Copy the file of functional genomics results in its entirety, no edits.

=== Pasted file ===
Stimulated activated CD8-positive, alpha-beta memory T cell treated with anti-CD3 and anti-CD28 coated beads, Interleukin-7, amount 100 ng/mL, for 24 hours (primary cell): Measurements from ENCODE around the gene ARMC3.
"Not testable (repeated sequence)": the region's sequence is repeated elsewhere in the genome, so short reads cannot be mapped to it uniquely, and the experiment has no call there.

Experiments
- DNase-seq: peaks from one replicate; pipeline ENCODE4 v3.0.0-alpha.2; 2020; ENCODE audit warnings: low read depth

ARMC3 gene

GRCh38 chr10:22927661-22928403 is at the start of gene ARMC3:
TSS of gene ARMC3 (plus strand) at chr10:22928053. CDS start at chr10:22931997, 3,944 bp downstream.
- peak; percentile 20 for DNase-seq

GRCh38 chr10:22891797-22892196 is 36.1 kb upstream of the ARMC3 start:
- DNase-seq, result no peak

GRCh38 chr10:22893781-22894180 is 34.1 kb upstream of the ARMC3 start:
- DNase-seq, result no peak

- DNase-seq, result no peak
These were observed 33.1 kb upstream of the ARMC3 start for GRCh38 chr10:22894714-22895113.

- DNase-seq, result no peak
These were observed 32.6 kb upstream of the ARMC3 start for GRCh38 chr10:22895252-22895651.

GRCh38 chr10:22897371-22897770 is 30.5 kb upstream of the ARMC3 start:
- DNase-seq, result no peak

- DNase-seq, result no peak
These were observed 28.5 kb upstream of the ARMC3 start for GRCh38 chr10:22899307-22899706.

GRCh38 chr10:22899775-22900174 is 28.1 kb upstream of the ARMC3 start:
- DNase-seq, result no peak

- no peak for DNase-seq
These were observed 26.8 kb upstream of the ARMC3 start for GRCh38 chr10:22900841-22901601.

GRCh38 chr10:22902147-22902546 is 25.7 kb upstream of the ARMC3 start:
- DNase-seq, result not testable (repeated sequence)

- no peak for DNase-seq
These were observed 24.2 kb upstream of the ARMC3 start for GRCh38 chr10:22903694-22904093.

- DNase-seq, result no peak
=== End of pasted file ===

Stimulated activated CD8-positive, alpha-beta memory T cell treated with anti-CD3 and anti-CD28 coated beads, Interleukin-7, amount 100 ng/mL, for 24 hours (primary cell): Measurements from ENCODE around the gene ARMC3.
"Not testable (repeated sequence)": the region's sequence is repeated elsewhere in the genome, so short reads cannot be mapped to it uniquely, and the experiment has no call there.

Experiments
- DNase-seq: peaks from one replicate; pipeline ENCODE4 v3.0.0-alpha.2; 2020; ENCODE audit warnings: low read depth

ARMC3 gene

GRCh38 chr10:22927661-22928403 is at the start of gene ARMC3:
TSS of gene ARMC3 (plus strand) at chr10:22928053. CDS start at chr10:22931997, 3,944 bp downstream.
- peak; percentile 20 for DNase-seq

GRCh38 chr10:22891797-22892196 is 36.1 kb upstream of the ARMC3 start:
- DNase-seq, result no peak

GRCh38 chr10:22893781-22894180 is 34.1 kb upstream of the ARMC3 start:
- DNase-seq, result no peak

- DNase-seq, result no peak
These were observed 33.1 kb upstream of the ARMC3 start for GRCh38 chr10:22894714-22895113.

- DNase-seq, result no peak
These were observed 32.6 kb upstream of the ARMC3 start for GRCh38 chr10:22895252-22895651.

GRCh38 chr10:22897371-22897770 is 30.5 kb upstream of the ARMC3 start:
- DNase-seq, result no peak

- DNase-seq, result no peak
These were observed 28.5 kb upstream of the ARMC3 start for GRCh38 chr10:22899307-22899706.

GRCh38 chr10:22899775-22900174 is 28.1 kb upstream of the ARMC3 start:
- DNase-seq, result no peak

- no peak for DNase-seq
These were observed 26.8 kb upstream of the ARMC3 start for GRCh38 chr10:22900841-22901601.

GRCh38 chr10:22902147-22902546 is 25.7 kb upstream of the ARMC3 start:
- DNase-seq, result not testable (repeated sequence)

- no peak for DNase-seq
These were observed 24.2 kb upstream of the ARMC3 start for GRCh38 chr10:22903694-22904093.

- DNase-seq, result no peak